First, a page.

Tipping the Scales: Prioritizing Mentorship and Support in Simulation Faculty Development

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To the Editor:
We read with great interest the article by Peterson et al1 on simulation faculty development. We applaud the authors on creating a structured and comprehensive approach with an aim to ensure consistent standards for simulation-based instruction in healthcare at their institution. Although we admire this formal structure and agree with the authors' aim to reduce instruction variability, we are concerned that it may create a barrier to entry for interested facilitators. Specifically, based on our cumulative experiences in conducting faculty development in simulation, the “volunteered” time commitment and deadlines to complete the certification plan may prove to be too onerous for busy healthcare workers, as evidenced by the author's 19% participation at their institution. Although potentially more nuanced than a tiered approach, we strongly believe that mentorship, a customized education plan, and incentives are among the most important aspects of faculty development in simulation.
The authors acknowledge the importance of mentorship as the cornerstone for faculty development. An important aspect of serving as a mentor in healthcare is understanding a humanistic approach to learning; mentees often carry a large load (ie, clinical work, administrative responsibilities, family commitments) and are provided little support (ie, nonclinical time, administrative assistants, childcare). A mentor and faculty development program should tip the scales in favor of support to ensure high participation and sustainability; otherwise, our efforts will be less successful. We suggest a faculty development program that prioritizes a nurturing relationship between mentor and mentee and ability to customize a core curriculum without deadlines. We have found success with a more informal approach, where mentees can begin with observation and peripheral participation (eg, playing confederate roles in simulation scenarios) and then progress to leading simulations and debriefing. While this approach is more abstract, it allows the mentee to take on increasingly greater roles within the simulation curriculum while receiving coaching and feedback.2 The mentor should be in tune with their mentees development and offer specific plans for improvement respecting clinical responsibilities and demands. Furthermore, there is an equally important role for a structured educational component overseen by each mentor. Examples include discussing peer-reviewed articles on simulation and debriefing together, recommending national meeting attendance (ie, International Meeting on Simulation in Healthcare), and networking.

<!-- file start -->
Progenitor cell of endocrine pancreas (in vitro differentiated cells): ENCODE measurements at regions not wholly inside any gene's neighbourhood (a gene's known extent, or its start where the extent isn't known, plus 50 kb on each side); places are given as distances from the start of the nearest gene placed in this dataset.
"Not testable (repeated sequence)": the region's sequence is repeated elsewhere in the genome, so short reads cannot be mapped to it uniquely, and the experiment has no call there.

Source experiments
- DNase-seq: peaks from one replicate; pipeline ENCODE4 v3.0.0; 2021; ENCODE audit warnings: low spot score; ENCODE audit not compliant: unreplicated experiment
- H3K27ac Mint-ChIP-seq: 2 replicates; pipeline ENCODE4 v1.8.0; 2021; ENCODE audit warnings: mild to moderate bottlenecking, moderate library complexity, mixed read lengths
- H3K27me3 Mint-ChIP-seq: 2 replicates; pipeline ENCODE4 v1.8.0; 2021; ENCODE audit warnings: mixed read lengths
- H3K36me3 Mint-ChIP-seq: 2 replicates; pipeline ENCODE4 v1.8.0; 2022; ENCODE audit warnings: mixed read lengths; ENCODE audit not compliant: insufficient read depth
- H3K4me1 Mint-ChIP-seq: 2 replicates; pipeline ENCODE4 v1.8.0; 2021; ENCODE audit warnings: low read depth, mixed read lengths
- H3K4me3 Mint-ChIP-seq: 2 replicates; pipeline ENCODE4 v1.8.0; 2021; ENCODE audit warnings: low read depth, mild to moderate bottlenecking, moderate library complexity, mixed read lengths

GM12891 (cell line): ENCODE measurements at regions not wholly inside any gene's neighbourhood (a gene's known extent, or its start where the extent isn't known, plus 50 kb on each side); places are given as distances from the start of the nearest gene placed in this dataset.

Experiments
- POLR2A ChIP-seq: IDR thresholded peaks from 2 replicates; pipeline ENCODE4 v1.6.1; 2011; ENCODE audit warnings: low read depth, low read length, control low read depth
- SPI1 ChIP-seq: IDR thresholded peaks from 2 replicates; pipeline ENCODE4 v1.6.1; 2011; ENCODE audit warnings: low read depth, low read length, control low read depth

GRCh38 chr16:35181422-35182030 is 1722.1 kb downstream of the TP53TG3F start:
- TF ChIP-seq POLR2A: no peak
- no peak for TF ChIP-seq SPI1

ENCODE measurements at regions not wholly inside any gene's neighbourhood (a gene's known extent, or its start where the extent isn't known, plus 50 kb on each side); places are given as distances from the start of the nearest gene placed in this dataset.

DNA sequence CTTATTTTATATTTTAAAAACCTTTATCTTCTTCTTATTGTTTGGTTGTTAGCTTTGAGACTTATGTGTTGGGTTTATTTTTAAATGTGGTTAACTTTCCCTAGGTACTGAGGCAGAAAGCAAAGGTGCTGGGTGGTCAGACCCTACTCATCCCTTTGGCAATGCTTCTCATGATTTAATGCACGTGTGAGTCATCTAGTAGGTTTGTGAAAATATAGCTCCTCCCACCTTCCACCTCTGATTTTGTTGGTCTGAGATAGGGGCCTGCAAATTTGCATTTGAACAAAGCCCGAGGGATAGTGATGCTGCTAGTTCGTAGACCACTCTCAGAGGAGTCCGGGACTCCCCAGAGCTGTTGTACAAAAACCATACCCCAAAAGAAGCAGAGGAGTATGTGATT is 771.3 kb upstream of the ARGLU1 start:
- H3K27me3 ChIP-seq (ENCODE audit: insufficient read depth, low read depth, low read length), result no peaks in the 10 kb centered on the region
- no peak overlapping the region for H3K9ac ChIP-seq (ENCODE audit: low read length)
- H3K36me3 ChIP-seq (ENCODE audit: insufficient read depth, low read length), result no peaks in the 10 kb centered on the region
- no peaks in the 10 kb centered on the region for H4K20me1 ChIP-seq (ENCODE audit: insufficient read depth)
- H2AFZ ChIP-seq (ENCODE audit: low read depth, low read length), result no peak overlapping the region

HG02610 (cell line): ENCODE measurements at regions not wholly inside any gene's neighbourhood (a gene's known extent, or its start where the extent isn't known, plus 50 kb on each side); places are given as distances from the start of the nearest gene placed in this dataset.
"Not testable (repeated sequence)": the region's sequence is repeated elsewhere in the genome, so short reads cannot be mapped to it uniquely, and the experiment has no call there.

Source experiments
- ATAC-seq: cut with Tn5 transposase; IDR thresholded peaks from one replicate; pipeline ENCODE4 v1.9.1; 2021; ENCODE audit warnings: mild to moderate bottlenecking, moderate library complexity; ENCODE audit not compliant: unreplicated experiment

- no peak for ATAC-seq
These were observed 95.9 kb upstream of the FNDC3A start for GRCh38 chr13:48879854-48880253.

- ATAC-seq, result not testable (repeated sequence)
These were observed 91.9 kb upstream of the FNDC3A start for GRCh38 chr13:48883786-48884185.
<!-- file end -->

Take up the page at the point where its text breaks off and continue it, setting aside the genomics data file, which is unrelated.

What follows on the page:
In addition, we believe that incentivizing faculty to complete the certification program will improve participation and completion rates. As simulation facilitators, we are not alone in volunteering hundreds of hours in personal development, curriculum development, and implementation. However, as the need for skilled facilitators grows, we must incentivize them to enter the field of simulation-based education to ensure quality. This can be done in many ways: certification of hours spent in training and fellowship or Master's level designation, awards for excellence in teaching, prioritization for promotion, monetary compensation for time, inclusion in ongoing publications, continuing medical education credit, quality improvement designation, and more. The implementation of a faculty development program will rely on whether facilitators, their supervisors, and the healthcare system value the work put in.
We are impressed by the creation of this curriculum but are concerned that this may be difficult to achieve at many institutions across the country. Given this, we suggest prioritizing mentorship, a customized education plan, and incentives to assist faculty development in simulation; the need is there. Faculty can gain expertise through informal observation, experiential learning, and reflection.3 It would be interesting to compare the effectiveness of a formal curriculum such as this tiered model to other training programs such as informal apprenticeships targeting a personalized training experience.
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